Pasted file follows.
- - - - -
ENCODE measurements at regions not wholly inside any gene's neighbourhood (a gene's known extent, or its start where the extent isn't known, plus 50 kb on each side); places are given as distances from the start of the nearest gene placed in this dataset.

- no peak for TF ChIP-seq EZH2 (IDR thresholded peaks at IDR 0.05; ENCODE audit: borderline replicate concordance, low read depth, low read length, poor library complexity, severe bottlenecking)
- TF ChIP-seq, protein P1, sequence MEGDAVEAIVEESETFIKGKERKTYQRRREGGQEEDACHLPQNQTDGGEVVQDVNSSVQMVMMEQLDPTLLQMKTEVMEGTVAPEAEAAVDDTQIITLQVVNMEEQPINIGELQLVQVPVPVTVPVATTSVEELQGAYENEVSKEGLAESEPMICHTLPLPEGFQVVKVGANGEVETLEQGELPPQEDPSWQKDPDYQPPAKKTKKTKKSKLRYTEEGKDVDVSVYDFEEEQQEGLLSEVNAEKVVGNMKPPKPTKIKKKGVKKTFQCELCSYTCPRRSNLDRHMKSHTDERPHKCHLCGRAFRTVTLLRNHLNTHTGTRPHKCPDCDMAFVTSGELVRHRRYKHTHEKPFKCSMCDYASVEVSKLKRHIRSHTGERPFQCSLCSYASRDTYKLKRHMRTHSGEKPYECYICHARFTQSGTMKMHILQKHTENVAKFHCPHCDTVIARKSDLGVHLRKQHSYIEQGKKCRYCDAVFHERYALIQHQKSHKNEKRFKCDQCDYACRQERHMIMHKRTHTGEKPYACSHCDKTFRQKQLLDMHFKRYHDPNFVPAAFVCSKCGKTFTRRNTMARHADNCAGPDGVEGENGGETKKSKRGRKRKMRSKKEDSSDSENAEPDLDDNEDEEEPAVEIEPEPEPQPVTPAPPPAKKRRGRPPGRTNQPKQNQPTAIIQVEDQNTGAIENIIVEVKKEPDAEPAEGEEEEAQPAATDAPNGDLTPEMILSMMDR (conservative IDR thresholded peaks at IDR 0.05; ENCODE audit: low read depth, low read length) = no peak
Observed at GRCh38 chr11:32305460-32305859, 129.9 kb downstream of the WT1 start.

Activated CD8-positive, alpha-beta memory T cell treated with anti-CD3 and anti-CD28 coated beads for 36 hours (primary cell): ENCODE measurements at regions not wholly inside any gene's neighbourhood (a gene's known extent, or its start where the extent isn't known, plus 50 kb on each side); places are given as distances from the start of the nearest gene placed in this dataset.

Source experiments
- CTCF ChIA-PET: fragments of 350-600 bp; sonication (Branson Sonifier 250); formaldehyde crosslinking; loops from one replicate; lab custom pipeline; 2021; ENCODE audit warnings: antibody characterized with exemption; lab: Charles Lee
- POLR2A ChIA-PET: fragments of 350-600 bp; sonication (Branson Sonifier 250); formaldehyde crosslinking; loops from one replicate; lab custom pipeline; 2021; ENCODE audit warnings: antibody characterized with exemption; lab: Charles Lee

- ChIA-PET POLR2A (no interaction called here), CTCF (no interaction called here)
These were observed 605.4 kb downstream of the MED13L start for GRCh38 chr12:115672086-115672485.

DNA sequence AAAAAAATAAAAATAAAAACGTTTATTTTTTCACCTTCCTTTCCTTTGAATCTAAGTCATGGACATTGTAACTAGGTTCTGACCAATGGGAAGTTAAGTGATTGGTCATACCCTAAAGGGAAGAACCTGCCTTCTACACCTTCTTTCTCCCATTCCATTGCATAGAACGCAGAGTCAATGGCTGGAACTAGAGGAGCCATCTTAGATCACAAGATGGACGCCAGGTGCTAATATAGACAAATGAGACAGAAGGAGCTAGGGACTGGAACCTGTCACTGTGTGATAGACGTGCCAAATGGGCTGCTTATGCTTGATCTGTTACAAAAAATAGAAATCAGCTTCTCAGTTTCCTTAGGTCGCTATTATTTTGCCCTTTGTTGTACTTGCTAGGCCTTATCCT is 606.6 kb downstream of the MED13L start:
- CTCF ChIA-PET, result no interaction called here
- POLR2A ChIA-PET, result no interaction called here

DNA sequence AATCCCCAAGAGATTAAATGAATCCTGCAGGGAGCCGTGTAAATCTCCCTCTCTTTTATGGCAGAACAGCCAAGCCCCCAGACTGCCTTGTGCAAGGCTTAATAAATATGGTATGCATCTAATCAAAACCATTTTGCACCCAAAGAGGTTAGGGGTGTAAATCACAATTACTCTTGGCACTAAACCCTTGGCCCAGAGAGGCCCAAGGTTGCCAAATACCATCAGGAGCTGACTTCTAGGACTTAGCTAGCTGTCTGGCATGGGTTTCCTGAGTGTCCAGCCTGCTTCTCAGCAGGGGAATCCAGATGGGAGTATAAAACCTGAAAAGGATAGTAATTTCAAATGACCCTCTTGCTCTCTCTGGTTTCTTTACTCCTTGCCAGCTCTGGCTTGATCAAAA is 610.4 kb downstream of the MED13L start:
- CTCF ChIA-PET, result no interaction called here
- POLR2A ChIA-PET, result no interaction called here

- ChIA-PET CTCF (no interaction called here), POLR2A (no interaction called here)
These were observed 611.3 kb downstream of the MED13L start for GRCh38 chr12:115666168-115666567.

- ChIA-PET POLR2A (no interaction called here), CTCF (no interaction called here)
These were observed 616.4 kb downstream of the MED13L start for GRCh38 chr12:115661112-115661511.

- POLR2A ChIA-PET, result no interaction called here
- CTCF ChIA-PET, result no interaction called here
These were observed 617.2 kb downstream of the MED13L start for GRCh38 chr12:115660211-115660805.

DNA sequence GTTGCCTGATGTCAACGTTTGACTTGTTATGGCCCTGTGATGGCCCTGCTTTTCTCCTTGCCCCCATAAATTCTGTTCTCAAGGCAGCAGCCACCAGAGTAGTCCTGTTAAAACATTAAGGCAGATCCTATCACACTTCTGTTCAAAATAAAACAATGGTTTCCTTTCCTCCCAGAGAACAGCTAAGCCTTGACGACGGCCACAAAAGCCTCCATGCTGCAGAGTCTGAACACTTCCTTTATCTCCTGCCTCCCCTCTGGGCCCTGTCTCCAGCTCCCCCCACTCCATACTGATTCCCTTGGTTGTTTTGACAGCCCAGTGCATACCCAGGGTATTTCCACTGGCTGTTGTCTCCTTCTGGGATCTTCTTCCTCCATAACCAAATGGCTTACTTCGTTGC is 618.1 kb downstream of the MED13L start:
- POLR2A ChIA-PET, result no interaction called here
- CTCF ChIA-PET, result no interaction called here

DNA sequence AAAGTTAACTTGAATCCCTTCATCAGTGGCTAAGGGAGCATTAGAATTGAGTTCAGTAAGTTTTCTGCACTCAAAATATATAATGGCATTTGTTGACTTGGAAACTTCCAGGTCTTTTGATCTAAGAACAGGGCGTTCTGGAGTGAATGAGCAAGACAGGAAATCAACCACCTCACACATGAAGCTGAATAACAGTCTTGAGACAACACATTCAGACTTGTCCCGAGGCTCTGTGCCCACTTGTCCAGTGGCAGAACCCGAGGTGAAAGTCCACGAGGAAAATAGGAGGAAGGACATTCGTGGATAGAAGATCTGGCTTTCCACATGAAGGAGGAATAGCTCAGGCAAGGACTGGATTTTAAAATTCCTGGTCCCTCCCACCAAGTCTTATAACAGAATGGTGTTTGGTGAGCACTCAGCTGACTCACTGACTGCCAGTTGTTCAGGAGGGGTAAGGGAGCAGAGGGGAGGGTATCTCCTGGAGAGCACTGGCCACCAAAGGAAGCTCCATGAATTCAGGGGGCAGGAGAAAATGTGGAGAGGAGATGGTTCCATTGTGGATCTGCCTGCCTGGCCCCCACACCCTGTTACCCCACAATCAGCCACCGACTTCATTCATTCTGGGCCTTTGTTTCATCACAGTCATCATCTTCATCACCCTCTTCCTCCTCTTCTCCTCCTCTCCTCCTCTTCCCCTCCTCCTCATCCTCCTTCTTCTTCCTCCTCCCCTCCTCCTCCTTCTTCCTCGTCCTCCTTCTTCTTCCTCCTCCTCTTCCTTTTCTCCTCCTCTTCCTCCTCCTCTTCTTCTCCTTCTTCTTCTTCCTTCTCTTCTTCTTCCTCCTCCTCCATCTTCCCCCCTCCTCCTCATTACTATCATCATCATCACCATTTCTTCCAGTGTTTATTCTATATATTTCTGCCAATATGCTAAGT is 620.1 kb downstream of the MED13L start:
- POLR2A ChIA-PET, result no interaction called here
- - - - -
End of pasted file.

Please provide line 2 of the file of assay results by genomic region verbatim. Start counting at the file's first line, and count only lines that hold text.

- no peak for TF ChIP-seq EZH2 (IDR thresholded peaks at IDR 0.05; ENCODE audit: borderline replicate concordance, low read depth, low read length, poor library complexity, severe bottlenecking)